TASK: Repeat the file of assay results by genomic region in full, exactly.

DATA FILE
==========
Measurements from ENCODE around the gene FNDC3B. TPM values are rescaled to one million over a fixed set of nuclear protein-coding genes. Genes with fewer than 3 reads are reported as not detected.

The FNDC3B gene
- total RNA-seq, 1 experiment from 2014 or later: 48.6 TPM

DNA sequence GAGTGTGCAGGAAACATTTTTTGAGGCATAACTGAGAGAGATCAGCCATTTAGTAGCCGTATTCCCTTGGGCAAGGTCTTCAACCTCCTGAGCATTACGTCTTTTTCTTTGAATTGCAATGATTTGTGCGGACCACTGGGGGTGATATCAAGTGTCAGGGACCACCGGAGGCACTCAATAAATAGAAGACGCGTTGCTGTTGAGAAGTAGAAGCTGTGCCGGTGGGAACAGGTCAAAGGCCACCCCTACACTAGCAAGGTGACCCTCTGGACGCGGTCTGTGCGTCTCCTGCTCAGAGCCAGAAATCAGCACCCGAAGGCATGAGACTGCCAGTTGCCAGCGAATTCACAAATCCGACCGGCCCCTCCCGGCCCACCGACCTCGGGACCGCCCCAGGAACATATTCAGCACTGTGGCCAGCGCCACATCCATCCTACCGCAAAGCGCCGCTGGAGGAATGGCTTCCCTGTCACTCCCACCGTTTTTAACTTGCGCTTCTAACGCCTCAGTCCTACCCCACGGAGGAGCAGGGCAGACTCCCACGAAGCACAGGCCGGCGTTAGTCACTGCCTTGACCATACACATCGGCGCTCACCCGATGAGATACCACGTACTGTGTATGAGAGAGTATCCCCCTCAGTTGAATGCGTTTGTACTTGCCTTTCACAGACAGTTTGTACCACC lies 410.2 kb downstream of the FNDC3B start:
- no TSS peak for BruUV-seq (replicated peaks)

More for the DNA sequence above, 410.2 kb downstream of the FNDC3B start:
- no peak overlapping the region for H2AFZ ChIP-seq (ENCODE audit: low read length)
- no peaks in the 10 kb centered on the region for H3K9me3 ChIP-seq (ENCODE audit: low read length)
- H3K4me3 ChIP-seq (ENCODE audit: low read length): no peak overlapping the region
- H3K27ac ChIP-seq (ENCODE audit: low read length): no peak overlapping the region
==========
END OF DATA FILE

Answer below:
Measurements from ENCODE around the gene FNDC3B. TPM values are rescaled to one million over a fixed set of nuclear protein-coding genes. Genes with fewer than 3 reads are reported as not detected.

The FNDC3B gene
- total RNA-seq, 1 experiment from 2014 or later: 48.6 TPM

DNA sequence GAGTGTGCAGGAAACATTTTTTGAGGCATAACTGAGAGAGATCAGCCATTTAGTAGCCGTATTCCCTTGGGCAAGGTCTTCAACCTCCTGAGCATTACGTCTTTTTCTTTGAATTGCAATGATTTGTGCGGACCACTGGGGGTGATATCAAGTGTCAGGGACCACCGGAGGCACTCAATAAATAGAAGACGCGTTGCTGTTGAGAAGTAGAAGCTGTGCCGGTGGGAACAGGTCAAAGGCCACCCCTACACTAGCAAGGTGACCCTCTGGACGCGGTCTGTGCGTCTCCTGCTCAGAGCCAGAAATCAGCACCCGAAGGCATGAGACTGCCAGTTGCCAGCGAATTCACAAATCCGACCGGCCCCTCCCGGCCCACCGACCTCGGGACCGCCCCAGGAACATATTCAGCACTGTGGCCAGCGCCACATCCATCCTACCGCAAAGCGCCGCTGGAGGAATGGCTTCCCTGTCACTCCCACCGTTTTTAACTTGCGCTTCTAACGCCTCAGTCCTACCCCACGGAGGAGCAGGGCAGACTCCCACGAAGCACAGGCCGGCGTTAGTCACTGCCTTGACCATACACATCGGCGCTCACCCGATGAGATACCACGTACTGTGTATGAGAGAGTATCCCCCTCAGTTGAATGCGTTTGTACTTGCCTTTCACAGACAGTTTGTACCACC lies 410.2 kb downstream of the FNDC3B start:
- no TSS peak for BruUV-seq (replicated peaks)

More for the DNA sequence above, 410.2 kb downstream of the FNDC3B start:
- no peak overlapping the region for H2AFZ ChIP-seq (ENCODE audit: low read length)
- no peaks in the 10 kb centered on the region for H3K9me3 ChIP-seq (ENCODE audit: low read length)
- H3K4me3 ChIP-seq (ENCODE audit: low read length): no peak overlapping the region
- H3K27ac ChIP-seq (ENCODE audit: low read length): no peak overlapping the region